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Maryland Students Lawyer
If you’re a student in Maryland, you’re faced with the day-to-day challenges of succeeding in your studies, maintaining a healthy social life, staying within the good graces of your family, earning money toward your education and living expenses through a part-time or even full-time job, and staying on the right side of the law. If you’re found guilty of a crime in Maryland, it could affect your ability to obtain financial aid in future semesters, or even your status as a student within the school in which you’re enrolled, depending on the severity of the crime and its resulting penalties. If you’ve been charged with a crime, it’s imperative that you seek the legal assistance of an experienced Maryland defense attorney as soon as possible. Doing so will give you the best possible chance of maintaining your innocence, receiving a favorable outcome in court and proceeding with your academic life as normal.
Student Crime Info
Students in the state of Maryland have a lot to look forward to. Fighting your criminal charges may help you to Call (301) 761-4842 to speak with an experienced attorney for a free consultation regarding your case.
According to Maryland Criminal Law Code § 10-114, it is illegal to possess or control any alcoholic beverage if you’re under the age of 21, unless such possession is conducted as a necessity of work duties during regular work hours (such as if you’re a bartender or server under the age of 21). This same code makes it illegal to consume an alcoholic beverage if you’re under the age of 21. The only other exception to this law is if you’ve been given the alcoholic beverage by an adult within your immediate family, and you’re consume the beverage in a private residence of said adult.
The penalty for underage alcohol possession is neither a misdemeanor nor a felony, but rather a citation given by a law enforcement officer at the time of the alleged crime. The monetary fine associated with this ticket may vary from one location to the next within Maryland.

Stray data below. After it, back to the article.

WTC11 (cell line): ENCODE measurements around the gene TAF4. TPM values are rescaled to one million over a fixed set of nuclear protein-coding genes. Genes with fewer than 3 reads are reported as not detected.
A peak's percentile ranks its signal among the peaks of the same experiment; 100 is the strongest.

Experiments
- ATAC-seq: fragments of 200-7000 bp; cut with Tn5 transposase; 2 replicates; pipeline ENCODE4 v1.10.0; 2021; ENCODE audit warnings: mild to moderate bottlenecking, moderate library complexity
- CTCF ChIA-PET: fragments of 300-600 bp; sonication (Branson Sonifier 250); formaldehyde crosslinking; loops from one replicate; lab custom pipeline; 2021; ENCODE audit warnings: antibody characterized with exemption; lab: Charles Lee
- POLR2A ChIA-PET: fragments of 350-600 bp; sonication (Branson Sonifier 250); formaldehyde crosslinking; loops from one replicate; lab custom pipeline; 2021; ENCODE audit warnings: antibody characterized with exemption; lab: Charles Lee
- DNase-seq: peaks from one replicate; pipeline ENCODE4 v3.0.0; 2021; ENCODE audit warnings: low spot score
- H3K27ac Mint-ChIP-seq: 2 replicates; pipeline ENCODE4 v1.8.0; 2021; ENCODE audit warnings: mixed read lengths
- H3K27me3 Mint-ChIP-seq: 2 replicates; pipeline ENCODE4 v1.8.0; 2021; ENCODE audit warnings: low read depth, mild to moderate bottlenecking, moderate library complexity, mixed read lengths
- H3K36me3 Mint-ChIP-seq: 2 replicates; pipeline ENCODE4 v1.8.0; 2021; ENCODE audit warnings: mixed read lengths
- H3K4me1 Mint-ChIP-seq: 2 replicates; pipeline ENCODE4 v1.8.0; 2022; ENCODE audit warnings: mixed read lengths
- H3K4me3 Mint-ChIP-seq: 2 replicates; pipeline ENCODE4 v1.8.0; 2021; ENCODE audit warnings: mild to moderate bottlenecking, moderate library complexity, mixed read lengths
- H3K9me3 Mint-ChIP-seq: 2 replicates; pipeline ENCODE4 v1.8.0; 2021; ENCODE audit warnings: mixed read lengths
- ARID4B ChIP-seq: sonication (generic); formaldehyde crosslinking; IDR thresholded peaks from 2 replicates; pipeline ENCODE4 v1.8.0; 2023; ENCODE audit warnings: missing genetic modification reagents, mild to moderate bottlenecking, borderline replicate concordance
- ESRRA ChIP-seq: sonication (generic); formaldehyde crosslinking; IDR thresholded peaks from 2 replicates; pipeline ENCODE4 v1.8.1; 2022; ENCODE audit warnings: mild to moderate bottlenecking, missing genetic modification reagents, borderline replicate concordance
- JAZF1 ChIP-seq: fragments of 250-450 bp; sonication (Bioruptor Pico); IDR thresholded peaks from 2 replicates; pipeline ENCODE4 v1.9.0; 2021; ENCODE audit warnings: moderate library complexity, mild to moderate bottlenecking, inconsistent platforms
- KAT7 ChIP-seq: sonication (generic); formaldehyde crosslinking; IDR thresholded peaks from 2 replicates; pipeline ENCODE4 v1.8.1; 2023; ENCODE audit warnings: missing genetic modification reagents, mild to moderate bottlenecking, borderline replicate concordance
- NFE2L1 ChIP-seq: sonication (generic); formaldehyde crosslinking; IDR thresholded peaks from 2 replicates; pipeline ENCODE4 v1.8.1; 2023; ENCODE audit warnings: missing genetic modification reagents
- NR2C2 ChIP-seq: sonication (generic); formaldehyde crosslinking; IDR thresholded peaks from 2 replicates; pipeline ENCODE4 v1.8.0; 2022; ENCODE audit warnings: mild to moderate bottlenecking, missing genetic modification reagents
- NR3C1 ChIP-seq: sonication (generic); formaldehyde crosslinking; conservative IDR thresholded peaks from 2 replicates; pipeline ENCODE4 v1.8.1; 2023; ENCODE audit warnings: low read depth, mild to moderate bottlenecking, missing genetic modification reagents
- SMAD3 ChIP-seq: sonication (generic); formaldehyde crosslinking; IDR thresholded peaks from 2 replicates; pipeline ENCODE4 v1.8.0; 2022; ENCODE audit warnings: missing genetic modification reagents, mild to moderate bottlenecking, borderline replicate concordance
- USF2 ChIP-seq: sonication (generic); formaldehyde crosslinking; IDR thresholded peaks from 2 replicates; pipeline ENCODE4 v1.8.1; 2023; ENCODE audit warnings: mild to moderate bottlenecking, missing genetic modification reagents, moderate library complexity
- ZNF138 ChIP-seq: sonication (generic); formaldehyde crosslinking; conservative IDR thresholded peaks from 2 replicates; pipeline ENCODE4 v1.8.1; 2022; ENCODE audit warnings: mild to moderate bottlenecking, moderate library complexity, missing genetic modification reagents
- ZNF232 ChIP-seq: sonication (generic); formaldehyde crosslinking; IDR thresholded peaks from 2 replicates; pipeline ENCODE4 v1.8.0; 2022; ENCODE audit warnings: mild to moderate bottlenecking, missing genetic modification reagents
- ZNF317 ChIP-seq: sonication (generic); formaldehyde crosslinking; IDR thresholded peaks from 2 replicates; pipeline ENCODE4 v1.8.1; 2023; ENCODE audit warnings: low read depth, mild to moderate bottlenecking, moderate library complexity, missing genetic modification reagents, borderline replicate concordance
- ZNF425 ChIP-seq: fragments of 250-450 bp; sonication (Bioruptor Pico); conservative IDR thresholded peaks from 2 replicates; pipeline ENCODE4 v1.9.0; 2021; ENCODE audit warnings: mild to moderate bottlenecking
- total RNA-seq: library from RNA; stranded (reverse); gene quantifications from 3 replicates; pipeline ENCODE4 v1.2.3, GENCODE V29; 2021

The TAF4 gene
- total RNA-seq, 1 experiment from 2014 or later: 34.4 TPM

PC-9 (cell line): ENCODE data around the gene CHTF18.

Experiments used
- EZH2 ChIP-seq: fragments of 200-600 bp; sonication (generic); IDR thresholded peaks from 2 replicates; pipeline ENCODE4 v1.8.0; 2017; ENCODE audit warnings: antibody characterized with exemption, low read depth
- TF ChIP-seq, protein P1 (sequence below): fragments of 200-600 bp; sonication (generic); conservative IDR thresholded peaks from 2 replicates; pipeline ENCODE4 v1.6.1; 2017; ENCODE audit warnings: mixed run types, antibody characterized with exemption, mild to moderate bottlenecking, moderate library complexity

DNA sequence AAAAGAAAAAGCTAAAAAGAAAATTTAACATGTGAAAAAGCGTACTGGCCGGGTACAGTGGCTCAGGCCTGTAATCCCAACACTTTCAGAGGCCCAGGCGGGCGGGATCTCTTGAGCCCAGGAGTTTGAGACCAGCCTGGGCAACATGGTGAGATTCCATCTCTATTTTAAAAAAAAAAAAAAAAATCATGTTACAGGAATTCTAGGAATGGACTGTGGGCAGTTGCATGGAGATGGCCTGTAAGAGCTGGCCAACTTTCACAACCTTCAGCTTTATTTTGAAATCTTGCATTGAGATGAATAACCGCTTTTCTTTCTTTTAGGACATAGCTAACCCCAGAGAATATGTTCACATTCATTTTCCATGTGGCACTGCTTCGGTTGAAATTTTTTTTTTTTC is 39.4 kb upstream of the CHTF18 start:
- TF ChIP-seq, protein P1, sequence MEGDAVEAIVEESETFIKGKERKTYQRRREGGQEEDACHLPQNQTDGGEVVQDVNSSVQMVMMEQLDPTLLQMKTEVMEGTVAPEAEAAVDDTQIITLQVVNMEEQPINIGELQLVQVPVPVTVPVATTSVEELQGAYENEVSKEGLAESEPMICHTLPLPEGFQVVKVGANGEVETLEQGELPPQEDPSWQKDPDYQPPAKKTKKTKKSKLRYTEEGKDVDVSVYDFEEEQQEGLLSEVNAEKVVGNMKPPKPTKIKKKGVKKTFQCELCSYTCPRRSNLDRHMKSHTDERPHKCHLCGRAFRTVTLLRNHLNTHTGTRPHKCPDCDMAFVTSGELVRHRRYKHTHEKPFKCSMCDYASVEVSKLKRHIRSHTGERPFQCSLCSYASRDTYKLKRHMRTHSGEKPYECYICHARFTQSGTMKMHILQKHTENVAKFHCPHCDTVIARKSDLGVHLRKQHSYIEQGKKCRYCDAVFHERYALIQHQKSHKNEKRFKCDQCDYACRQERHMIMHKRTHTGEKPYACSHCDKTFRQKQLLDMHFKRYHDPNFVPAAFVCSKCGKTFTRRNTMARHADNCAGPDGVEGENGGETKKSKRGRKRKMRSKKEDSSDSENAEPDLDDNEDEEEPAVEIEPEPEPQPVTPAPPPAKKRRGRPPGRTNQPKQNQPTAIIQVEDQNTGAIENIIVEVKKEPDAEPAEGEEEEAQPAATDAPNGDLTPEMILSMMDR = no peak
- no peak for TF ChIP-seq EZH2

If you’re at least 21 years of age but you host parties that may involve underage possession of alcohol, you should be aware of criminal codes § 10-116 and § 10-117, which pertain to “obtaining for underage consumption” and “furnishing for or allowing underage consumption,” respectively. § 10-116 makes it illegal to obtain or attempt to obtain an alcoholic beverage for the purpose of giving it to an individual you know to be under the age of 21.
Further, code § 10-117 makes it illegal to furnish an alcoholic beverage to another individual if the individual in question is under the age of 21. This same code makes it illegal to knowingly and willfully allow a person under the age of 21 to consume or possess an alcoholic beverage in a residence you own or rent, even if you didn’t furnish the beverage to the minor. The only exceptions are if you’re participating in a religious ceremony, or if the minor is a member of your immediate family.
The penalties for adults found in violation of § 10-116 and § 10-117 include a misdemeanor conviction, as well as a fine of up to $2,500.00 for first-time offenders and up to $5,000 for repeat offenders.
As many students are aware, a disagreement at a house party or bar can quickly escalate into a physical altercation, especially when alcohol is involved. Depending on the circumstances of the physical fight, this could lead to charges of either first degree or second degree assault.
According to Maryland criminal code § 3-202, assault in the first degree is defined as intentionally causing or attempting to cause serious physical injury to an individual. It also includes any assault that includes a firearm. The penalty for first degree assault is a felony conviction, as well as a prison term not to exceed 25 years.